Her bubbly personality makes her instantly lovable and her humility is exceptional. At Fashion Today HQ, we decided to find out more about the gorgeous influencer. Kubai comes across as simple yet outspoken. Her fashion style reflects her bold side. 

joan kubai

She’s not bound by anyone’s opinion and her free-spirited vibe is what makes her stand out from the crowd. Don’t mistake her for settling for less though; whatever she does, Kubai always makes sure to keep it classy. Read on our candid conversation and be inspired!

Fashion Today: How would you describe your style?

Joan Kubai: My style is trendy and sporty to some extent ‘cause I’m a cyclist. I’m also a swimmer. When I’m doing outdoor activities I’m sporty but on normal day occasions, I go trendy.

FT: You’ve been creating content on YouTube…how did the idea come about?

JK: I don’t have a YouTube channel for reasons I don’t even know. But…maybe I’ll have it soon? I’ll decide. However, I was featured on the Light Art Club channel.

Also read: Gabriela Rocha: My journey hasn’t been easy at all

The idea came after the house tour. They wanted to know more about me…what brought about the house tour…how I became best friends with Cynthia…and how we’ve sustained it for 10 years. Yeah…that’s how it was conceived.

joan kubai

FT: Who inspires you in the way that you dress up, especially a celebrity?

JK: Let me just say I don’t have any celebrity who inspires me. But I dress like me. I find something cute in the closet. I often match it up with some shoes. Most of my inspo comes from watching Instagram reels.

FT: If you were to go on vacation, an island in South Asia, what are the essentials you’d carry in your bag?

JK: First…my sunglasses. Two my bikinis. I love rocking bikinis when I go to coastal areas. I would not forget sunscreen…my perfume and nice-looking sandals. I’d also bring along nice shorts and skirts. Oh and kimonos for when I’m putting on my bikinis.

Also read: 10 Times Azziad Nasenya Looked Super Stylish

FT:  Ever had a fashion fail in public? If yes, how did you deal with it?

JK: I’ve actually never had a fashion fail in public. Yeah…hehe. I’m always dressed for the occasion.

FT: If your cousin was going on a prom date, and it’s a cold season, what would you advise her to wear?

JK: Uum…I’d advise her to wear a short fur coat, a long maxi, a stylish dress with a slit and matching heels.

joan kubai

FT: Since films and music influence fashion a lot, do you have any favorite shows that inspire you?

JK: Funny thing – I don’t watch shows. I only watch mostly series and movies. The shows that I like have nothing to do with fashion; it’s always Modern Family.

I’ve rewatched it a lot. I don’t think I have a show that influences my fashion. I do Lil Tjay, Pop Smoke, Future, Gunna, Cardi B, Roddy Ricch, and Toosii. I love being extra though…always at my best.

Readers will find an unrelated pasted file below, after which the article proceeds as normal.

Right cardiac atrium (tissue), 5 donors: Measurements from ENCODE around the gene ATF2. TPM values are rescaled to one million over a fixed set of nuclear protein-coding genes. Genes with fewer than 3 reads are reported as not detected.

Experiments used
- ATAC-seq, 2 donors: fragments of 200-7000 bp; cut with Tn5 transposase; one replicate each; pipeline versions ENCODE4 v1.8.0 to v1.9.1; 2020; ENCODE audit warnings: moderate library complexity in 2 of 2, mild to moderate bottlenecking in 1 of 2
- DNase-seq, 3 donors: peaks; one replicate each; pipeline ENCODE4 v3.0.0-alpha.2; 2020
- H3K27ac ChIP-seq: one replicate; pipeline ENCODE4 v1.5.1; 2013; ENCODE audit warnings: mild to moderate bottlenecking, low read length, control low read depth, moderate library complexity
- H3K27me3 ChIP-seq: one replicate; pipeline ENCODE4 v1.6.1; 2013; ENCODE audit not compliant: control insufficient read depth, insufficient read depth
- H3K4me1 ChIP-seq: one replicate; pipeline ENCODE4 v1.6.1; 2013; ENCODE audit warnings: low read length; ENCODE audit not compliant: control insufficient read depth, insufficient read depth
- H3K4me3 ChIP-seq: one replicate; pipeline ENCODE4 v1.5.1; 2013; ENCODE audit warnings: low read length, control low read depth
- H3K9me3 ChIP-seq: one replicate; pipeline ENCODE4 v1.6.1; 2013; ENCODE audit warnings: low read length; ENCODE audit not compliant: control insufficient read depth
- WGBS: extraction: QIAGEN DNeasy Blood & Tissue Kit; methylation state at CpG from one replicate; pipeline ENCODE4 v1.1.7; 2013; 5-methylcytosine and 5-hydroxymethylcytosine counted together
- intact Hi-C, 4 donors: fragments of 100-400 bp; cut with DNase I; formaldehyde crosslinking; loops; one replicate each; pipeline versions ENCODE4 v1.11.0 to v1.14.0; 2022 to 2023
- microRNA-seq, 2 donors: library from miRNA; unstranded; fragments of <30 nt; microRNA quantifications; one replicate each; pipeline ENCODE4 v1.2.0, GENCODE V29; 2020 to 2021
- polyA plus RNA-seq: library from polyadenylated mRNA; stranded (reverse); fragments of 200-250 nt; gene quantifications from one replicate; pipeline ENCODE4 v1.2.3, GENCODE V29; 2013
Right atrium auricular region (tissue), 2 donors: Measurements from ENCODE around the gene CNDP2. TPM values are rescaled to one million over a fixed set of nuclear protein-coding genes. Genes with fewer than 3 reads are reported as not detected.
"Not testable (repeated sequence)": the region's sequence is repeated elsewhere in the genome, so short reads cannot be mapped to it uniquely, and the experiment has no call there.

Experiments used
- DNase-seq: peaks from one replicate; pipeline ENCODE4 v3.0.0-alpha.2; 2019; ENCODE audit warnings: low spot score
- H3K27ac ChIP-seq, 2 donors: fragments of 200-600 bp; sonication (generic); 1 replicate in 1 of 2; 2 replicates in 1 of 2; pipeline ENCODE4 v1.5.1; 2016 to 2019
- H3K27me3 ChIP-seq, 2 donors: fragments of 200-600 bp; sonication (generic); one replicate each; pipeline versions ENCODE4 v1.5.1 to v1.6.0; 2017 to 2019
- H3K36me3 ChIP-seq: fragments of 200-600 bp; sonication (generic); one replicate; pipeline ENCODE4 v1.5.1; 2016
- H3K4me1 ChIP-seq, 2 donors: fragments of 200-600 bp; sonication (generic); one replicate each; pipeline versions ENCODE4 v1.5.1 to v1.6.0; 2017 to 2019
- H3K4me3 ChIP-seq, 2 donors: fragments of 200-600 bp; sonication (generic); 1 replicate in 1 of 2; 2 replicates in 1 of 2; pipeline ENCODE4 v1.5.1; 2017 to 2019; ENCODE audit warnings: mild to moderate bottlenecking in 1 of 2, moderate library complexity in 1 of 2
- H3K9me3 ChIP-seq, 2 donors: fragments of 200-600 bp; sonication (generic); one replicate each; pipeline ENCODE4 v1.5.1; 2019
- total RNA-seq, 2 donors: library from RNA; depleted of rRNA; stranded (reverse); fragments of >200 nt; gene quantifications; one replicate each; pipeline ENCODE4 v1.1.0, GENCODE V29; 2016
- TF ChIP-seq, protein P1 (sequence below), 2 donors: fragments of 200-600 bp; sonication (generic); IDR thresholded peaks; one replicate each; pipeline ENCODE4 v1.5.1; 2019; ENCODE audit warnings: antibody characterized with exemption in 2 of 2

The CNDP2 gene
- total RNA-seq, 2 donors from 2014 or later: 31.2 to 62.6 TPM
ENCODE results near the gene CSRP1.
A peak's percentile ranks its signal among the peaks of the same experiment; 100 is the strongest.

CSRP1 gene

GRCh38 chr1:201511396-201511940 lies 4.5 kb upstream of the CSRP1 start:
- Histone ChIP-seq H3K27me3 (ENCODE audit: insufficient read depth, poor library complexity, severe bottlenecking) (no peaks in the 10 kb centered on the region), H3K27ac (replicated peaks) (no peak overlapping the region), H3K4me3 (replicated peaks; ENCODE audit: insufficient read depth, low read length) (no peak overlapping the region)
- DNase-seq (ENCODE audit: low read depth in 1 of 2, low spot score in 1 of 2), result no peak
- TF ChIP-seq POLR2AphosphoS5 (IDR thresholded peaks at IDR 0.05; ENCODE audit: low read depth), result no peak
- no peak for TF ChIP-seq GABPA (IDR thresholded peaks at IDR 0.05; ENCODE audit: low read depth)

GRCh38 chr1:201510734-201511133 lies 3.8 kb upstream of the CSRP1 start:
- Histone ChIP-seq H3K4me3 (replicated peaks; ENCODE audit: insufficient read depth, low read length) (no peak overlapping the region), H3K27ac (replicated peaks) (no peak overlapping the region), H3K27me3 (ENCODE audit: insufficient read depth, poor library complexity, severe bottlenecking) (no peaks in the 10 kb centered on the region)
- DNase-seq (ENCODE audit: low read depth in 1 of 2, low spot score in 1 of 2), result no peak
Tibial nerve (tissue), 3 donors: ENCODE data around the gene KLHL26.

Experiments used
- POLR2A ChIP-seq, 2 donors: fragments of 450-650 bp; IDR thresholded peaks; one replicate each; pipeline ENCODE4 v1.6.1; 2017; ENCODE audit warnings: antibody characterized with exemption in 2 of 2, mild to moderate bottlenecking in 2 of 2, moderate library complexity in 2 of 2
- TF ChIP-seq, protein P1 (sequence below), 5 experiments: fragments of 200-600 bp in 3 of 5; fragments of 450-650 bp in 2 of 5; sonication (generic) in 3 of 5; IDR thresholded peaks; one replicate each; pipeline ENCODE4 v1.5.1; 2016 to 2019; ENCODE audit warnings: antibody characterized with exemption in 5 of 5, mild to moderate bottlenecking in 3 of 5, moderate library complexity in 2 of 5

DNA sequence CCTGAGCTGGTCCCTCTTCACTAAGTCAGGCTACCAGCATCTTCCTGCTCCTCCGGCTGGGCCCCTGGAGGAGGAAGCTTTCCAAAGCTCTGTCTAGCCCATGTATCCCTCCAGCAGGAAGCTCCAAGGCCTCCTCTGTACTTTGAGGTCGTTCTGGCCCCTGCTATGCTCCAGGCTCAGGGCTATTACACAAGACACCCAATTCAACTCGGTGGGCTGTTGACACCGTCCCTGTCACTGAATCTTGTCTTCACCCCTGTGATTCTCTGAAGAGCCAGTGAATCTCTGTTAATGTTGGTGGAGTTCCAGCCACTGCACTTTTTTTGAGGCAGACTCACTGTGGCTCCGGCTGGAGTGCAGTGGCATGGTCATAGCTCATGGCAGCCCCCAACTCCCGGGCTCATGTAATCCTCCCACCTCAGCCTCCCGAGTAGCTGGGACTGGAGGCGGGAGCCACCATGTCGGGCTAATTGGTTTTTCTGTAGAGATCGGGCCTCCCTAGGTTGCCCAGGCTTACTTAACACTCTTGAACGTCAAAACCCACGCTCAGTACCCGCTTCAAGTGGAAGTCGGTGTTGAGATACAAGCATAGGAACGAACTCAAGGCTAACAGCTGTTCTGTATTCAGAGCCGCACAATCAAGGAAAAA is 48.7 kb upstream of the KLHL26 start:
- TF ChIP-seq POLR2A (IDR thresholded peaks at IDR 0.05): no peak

FT: Do you thrift shop? Apart from that what are some of your favorite high street fashion and luxury brands?

JK: I actually thrift shop and I don’t have any specific place I shop. I can go to Toi Market, I can get online. There’s this shop that I love and I’m planning to get some stuff there soon. I literally like Nike, Louis Vuitton, and Adidas.

FT: Since you are a public figure in certain aspects, what’s one thing that people would be surprised to know about you?

JK: Hehe! I love watching Nollywood movies! My family even tells me I have a problem. But yeah, I love Nigerian movies. 

There you go! Her soft side is even more interesting. Make sure to follow her on Instagram, kubaijoan.ke

We can’t wait to see what Joan has in store for us in 2021.

At the age of six, UK-based Kenyan model Debbie Opiata would play dress-up. This sparked a long-term interest in fashion, and over the years, she has grown to appreciate it even more.

“I find beauty in owning, accepting who you are, and learning how to say who you are without having to speak, but through your style. In my world, there exists nothing like being overdressed,” Opiata says.

The 22-year-old style enthusiast is hugely inspired by Coco Chanel, who once said ‘in order to be irreplaceable, you’ve got to always be different.’

Debbie Opata
Debbie Opiata / Courtesy

Her Instagram reflects just that. Her style is distinct and is an embodiment of who she is. Opiata is a budding micro-influencer whose fan base is highly engaged.

From her comments, you can tell that people adore what she loves doing, and is a next-generation young leader in style and influence. We sat down with her to find out more about her journey in fashion. You wouldn’t want to miss this one.

Also read: Mary Erica: ‘When It Comes To Your Dreams, Just Shoot Your Shot’

Fashion Today: What inspired you to venture into fashion modeling?

Debbie Opiata: I had always dreamt of venturing into fashion modeling but I didn’t quite have the self-confidence it required. My biggest inspiration was Yelena, a UK-based fashion model, and blogger who unapologetically owns her body and who she is. Being of a similar physical build, Yelena inspired me to do the same.

FT: Is there someone you have always looked up to in this industry?

DO: Yes, not just one but multiple. The top two being two highly influential, bold, and beautiful queens, Rihanna and Beyoncé take the lead among the icons I have always looked up to. I also love Yelena, Amanda Khamkaew, and Jess Hunt among others.

Debbie Opata

FT: How has your experience been so far?

DO: Every new day has its own new lesson, but I’m glad to have had a positive and rewarding experience so far in many different aspects. I’m definitely looking forward to what the future holds.

FT: Are there any brands you’ve worked with that you loved?